Five Justices on the Supreme Court basically said the Constitution didn’t limit the federal government, even though that’s exactly what our Founding Fathers were trying to do when they put together the document! And they gave the green light to a costly expansion of the welfare state.
Oh, and that decision was handed down on my birthday. What a kick in the gut.
Since that time, though, I’ve become a bit more optimistic.
I’m feeling hopeful because Obamacare is turning out to be a disaster. But why is that a reason for optimism?!?
Well, as I recently wrote, this creates an opportunity to help people understand that big government is the problem in health care.
Obamacare was enacted in 2010, and it was perceived to be a paradigm-shifting change in the healthcare system, even though it was just another layer of bad policy on top of lots of other bad policy. …But because people think we’ve had a paradigm shift and government now is in charge (pay attention, since this is my key argument), they will be much more likely to blame “Obamacare” and “government” for all the warts and inefficiencies of the healthcare system. This means the public will be more receptive to pro-market policies, such as Obamacare repeal, tax reforms to reduce over-insurance, as well as the Medicaid and Medicare reforms in the Ryan budget.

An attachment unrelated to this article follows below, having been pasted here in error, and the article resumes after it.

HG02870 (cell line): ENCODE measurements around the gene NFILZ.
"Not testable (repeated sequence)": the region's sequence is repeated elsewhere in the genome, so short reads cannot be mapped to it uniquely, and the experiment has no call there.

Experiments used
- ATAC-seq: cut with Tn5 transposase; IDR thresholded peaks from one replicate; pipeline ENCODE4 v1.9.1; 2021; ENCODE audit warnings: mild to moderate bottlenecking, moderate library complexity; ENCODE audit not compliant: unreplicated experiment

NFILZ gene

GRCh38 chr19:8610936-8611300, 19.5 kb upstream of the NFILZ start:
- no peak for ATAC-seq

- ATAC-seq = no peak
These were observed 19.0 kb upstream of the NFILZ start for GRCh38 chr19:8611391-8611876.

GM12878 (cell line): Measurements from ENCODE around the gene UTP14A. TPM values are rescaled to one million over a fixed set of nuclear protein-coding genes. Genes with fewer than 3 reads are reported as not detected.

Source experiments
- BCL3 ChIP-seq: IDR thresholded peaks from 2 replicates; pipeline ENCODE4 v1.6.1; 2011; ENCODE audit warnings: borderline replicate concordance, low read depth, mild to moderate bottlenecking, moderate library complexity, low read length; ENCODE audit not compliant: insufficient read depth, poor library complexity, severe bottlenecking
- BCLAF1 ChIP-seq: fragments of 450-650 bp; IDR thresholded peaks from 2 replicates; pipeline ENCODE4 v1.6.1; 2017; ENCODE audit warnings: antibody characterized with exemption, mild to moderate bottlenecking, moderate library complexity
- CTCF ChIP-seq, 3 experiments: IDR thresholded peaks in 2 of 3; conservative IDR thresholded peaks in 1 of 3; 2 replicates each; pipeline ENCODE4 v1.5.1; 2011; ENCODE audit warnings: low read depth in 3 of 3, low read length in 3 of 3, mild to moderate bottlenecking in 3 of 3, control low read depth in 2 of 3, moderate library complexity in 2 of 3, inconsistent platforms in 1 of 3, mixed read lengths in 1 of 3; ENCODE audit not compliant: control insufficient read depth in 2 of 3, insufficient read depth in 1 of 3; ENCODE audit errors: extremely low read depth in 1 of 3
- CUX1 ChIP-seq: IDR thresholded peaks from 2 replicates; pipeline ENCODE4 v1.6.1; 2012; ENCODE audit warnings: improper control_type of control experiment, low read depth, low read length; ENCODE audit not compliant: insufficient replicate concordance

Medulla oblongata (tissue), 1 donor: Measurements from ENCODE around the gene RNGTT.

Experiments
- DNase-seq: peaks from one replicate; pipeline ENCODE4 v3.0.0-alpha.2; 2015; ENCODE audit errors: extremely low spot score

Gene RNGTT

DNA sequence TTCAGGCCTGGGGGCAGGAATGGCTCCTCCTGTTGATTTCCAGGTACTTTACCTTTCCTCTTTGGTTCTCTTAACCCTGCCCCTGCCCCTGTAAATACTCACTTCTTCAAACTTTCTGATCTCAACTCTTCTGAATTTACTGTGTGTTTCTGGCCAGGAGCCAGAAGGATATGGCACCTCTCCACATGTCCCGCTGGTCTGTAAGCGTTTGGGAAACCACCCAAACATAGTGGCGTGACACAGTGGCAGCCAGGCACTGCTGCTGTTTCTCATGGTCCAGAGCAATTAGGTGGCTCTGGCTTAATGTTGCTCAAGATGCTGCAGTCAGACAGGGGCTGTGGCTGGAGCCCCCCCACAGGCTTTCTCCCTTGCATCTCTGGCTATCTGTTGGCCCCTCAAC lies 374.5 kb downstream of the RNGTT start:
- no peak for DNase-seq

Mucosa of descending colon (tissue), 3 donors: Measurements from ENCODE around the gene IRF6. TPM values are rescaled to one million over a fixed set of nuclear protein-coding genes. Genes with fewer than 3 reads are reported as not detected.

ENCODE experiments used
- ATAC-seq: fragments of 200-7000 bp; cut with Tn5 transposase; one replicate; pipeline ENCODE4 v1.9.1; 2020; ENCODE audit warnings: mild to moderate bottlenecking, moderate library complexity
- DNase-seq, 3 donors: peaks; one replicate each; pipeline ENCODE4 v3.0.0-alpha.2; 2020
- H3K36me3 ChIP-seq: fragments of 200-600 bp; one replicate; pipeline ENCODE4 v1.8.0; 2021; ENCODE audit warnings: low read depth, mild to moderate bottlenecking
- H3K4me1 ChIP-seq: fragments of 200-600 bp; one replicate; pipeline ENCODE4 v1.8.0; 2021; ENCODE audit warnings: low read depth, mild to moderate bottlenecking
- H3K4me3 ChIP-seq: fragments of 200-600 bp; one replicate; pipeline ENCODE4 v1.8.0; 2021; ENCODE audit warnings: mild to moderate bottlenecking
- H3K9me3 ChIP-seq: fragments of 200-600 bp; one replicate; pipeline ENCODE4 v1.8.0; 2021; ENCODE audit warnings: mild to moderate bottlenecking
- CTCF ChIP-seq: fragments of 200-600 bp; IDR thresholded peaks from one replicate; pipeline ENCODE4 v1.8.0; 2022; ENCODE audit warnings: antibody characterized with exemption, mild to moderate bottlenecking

Here are some new cartoons that illustrate the law’s growing unpopularity.
We’ll start with this contribution from Eric Allie.
For obvious reasons, it sort of reminds me of this Jerry Holbert cartoon.
Our next cartoon is from Henry Payne.
And here’s one from Chuck Asay, our runner-up from the cartoon contest.
What makes the Asay cartoon so appropriate is that people who supported the law will now have to defend every bad thing that happens.
Speaking of which, a prominent Democrat recently warned that Obamacare was turning into a “train wreck,” and Steven Kelley turned that comment into a very good cartoon.
Let’s close with another Henry Payne cartoon.
A very relevant cartoon since the job market remains far below its potential. Something else that defenders of the law will have to justify.